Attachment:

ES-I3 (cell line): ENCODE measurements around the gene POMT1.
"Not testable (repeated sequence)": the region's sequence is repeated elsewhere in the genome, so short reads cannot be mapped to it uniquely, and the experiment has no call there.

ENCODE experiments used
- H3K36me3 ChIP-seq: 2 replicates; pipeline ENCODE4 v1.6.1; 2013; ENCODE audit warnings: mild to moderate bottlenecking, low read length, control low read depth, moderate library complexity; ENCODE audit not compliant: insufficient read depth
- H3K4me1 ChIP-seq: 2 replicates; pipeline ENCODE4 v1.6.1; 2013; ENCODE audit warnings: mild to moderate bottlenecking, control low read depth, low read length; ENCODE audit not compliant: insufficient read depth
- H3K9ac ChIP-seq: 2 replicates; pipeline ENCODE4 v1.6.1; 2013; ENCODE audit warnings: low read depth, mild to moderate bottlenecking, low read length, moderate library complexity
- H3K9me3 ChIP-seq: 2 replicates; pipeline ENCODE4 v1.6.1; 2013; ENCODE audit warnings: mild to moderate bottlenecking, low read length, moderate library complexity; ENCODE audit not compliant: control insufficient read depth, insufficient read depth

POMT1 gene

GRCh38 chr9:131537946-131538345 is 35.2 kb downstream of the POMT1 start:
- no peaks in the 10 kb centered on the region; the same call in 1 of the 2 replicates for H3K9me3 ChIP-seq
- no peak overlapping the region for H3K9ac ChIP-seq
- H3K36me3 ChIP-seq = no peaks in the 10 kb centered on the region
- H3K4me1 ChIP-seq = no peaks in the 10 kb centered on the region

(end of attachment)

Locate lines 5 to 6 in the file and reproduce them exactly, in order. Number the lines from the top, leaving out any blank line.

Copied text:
- H3K4me1 ChIP-seq: 2 replicates; pipeline ENCODE4 v1.6.1; 2013; ENCODE audit warnings: mild to moderate bottlenecking, control low read depth, low read length; ENCODE audit not compliant: insufficient read depth
- H3K9ac ChIP-seq: 2 replicates; pipeline ENCODE4 v1.6.1; 2013; ENCODE audit warnings: low read depth, mild to moderate bottlenecking, low read length, moderate library complexity